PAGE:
Our ancient Indian texts are a fascinating representative of the times when they were created and an indication of the highly evolved, peaceful and healthful life that people likely lived at the time. Sutra of course means a thread or a common theme that runs through something. In the literary context the sutras are records or manuals relating to Hinduism, Buddhism and Jainism – religious belief and practice as well as prescribed way of life.
What the Sutras Represent
In the Hindu tradition, the sutras refer to a compilation of texts, literary compositions or certain aphorisms. These were various philosophies of life; bodies of knowledge based on which rituals and ways of life were prescribed. The sutras covered various subjects such as ethics, the law, arts and medicines and were a vehicle for transmitting this body of knowledge from one to the next generation. In Buddhism, the sutras refer to the teachings of Gautam Buddha; similarly Jain Sutras consist of the sermons of Mahavir as well as some later texts.
The Yoga Sutras of Patanjali
In my quest to understand and truly imbibe the holistic discipline of yoga, the texts or sutras that I find mentioned the most are the Yoga Sutras of Patanjali. These sutras are a collection of some 196 principles or truisms and are thought to have been compiled nearly 2500 years ago by the sage Patanjali. During the medieval times, these texts were translated into as many as 42 languages; however they were not much read or referred to until later, when in the 19th and the 20th century these Sutras once again regained prominence. It is thought that it was largely due to the efforts of Swami Vivekananda and the Theosophical Society that the world rediscovered these sutras and their significance.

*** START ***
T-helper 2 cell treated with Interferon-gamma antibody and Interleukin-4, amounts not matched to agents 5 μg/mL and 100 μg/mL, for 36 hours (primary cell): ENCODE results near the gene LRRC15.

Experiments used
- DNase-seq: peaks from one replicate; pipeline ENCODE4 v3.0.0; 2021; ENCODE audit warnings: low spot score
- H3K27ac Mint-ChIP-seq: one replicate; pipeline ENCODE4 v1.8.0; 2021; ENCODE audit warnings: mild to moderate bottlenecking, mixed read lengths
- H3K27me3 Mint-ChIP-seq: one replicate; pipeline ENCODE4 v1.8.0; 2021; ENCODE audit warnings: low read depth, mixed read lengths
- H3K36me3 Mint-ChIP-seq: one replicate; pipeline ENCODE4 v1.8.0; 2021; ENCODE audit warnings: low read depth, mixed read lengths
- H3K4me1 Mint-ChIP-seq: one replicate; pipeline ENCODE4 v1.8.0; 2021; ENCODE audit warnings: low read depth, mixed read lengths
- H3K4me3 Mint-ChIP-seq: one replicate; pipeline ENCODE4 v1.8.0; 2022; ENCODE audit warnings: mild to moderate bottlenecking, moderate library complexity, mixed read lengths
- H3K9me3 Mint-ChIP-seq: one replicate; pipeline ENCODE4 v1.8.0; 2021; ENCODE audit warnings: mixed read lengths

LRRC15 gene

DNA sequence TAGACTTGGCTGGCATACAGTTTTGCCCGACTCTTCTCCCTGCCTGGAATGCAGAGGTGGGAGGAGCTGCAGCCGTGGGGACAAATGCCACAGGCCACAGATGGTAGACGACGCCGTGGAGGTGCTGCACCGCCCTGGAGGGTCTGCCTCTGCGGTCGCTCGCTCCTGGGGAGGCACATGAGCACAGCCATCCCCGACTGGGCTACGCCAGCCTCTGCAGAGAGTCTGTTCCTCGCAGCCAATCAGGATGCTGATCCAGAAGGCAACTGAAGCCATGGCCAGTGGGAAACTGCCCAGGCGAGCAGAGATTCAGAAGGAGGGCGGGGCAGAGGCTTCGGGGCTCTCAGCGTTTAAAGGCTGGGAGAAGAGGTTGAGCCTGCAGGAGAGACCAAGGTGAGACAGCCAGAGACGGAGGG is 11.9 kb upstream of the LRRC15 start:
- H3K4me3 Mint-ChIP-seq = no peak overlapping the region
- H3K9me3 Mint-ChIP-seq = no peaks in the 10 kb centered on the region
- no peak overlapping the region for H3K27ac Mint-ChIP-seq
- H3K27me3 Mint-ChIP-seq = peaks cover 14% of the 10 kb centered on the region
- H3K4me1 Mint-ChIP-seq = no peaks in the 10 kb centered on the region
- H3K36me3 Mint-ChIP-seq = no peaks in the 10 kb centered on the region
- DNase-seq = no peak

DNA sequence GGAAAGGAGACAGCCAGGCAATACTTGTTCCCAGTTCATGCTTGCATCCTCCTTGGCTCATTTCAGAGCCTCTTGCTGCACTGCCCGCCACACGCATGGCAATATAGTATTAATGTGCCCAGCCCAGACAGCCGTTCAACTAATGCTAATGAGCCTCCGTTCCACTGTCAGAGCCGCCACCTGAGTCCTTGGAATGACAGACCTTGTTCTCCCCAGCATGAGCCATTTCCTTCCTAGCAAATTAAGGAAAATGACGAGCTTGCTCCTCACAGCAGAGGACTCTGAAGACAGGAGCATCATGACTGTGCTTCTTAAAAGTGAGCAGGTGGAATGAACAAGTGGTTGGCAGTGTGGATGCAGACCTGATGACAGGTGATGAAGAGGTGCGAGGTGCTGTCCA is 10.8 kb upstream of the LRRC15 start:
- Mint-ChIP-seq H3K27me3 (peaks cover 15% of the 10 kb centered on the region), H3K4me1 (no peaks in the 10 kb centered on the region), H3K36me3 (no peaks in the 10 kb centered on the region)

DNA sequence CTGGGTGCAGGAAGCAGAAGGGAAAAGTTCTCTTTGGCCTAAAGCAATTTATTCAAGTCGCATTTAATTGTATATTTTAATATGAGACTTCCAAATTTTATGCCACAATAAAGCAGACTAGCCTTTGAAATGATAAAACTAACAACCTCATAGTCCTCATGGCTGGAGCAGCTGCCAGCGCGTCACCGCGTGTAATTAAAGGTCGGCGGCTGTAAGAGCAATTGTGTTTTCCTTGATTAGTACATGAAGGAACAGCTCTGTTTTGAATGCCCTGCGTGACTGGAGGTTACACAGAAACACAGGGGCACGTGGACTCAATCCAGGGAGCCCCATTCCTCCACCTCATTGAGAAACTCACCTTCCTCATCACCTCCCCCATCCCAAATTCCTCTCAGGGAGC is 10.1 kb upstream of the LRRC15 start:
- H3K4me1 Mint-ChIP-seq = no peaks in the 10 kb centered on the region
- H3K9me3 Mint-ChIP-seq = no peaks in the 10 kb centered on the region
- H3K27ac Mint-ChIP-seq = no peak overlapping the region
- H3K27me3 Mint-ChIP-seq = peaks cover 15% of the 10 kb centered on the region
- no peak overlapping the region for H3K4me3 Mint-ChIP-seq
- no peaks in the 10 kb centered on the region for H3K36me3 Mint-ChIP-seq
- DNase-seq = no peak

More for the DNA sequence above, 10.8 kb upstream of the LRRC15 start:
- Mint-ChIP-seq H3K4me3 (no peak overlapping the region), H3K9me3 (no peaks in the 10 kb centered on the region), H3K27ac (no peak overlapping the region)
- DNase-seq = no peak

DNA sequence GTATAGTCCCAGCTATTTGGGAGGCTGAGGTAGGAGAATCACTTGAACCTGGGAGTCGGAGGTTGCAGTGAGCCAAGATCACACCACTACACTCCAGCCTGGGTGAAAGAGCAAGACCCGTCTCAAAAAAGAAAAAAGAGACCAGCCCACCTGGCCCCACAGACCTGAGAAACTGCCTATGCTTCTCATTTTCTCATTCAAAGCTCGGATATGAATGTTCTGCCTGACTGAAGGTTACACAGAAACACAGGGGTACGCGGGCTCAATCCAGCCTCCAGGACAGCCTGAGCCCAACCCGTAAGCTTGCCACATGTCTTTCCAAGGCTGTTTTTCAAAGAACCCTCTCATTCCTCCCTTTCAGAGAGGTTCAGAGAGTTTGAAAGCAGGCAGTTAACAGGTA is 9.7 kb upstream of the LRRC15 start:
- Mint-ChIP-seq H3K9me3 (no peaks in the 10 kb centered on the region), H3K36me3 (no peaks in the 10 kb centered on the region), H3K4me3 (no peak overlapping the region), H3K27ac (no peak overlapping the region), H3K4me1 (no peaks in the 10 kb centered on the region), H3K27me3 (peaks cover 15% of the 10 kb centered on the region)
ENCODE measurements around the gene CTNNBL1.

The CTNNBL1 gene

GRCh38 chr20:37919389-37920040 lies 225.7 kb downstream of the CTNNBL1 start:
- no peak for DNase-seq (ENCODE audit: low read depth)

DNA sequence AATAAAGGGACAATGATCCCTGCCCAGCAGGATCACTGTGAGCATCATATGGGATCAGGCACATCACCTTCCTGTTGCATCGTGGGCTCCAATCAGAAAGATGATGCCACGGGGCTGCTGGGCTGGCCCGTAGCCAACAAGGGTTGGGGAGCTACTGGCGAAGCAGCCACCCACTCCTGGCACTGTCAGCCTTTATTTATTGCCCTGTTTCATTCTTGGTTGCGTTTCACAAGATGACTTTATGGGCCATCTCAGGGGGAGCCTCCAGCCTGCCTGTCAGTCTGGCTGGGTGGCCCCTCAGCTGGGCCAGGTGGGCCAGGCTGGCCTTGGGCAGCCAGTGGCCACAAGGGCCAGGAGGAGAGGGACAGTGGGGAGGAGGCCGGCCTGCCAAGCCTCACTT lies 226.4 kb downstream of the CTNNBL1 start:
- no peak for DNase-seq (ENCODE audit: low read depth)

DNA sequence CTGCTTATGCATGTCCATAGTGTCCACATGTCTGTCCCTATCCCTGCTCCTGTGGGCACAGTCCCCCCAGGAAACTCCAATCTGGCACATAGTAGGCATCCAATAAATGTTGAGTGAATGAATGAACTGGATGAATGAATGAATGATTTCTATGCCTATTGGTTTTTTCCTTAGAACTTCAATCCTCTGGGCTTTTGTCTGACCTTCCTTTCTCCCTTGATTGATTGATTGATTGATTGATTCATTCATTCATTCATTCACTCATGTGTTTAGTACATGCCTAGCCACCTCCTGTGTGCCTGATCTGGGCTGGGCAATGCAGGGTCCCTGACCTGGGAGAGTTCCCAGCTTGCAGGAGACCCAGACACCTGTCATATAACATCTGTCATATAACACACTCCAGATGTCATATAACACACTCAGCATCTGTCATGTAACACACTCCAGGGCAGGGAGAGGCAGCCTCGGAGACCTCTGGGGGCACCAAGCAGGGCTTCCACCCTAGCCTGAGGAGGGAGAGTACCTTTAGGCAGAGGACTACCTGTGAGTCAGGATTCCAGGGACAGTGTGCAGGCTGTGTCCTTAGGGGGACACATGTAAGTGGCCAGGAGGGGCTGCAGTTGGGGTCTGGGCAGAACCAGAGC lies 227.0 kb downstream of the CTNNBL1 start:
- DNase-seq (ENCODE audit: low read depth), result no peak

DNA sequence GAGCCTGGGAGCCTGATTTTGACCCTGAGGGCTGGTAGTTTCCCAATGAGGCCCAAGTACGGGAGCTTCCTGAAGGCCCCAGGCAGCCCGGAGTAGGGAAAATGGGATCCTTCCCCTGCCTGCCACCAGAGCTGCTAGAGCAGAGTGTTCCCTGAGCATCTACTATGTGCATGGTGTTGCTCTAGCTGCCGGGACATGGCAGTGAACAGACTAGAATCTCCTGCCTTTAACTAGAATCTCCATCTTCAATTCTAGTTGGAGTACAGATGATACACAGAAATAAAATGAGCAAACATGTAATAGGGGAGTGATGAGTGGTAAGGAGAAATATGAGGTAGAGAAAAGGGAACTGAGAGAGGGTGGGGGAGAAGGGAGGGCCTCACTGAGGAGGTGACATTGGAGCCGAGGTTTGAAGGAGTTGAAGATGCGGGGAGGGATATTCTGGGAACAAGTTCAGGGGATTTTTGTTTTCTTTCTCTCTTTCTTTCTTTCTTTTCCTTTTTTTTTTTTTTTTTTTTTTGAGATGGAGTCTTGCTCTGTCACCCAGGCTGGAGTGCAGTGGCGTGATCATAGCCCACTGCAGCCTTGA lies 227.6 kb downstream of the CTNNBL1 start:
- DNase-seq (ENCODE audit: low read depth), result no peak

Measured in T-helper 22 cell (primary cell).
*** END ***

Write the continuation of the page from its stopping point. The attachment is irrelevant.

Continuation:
The yoga sutras of Patanjali are the basis of classical yoga practice and all the different schools of yoga do trace their roots back to these texts. Patanjali is thought to have created the compilation of yoga sutras based on the body of yogic knowledge, philosophy and practice.
These sutras are made up of two main parts: Kriya Yoga and Ashtanga (eight parts or limbs) yoga. The eight limbs of yoga are understood to be:
The Yamas or moral imperatives such as:
- Ahimsa (nonviolence),
- Satya (truth),
- Asteya (not stealing),
- Bhrahmacharya (chastity, physical restraint or fidelity),
- Aparigraha (non-possessiveness or a lack of avarice)
The Niyamas or the rules (prescribed habits or behaviors) such as:
- Shauch (purity or clarity of speech, body and mind)
- Tapa or austerity
- Santosh or contentment or optimism where the mind accepts one’s own circumstances as the first step towards improving them
- Swadhyaya or self study for personal growth and evolvement and reflecting upon the inner self
- Ishwar Praṇidhana is the contemplation of God or the one supreme being
The Aasans or the set of exercises and positions that help to improve health, well being, fitness, balance and posture as well as to derive many other benefits. Various yoga texts prescribe various aasans based on this.
Pranayam is the fourth limb of yoga; a set of breathing exercises as we understand it. It is also the process of concentrating our attention and energies within; disconnecting from the outside world, things and persons.
Pratyahara, the fifth limb, means detachment from the outside world to focus inwards. In involves reflecting objectively upon habits that are holding back our spiritual progress.
Dharana is about developing focus and concentration and developing what is known as the one-pointedness of the mind.
Dhyana is deep or abstract meditation. The practitioner starts with reflection or contemplation and then sinks into meditation to derive various benefits.
Samadhi is the attainment of the supreme bliss. This is the state of trance where the mind is able to control the body and where one experiences perfect harmony and pure joy; which should be the ultimate aim of the human being.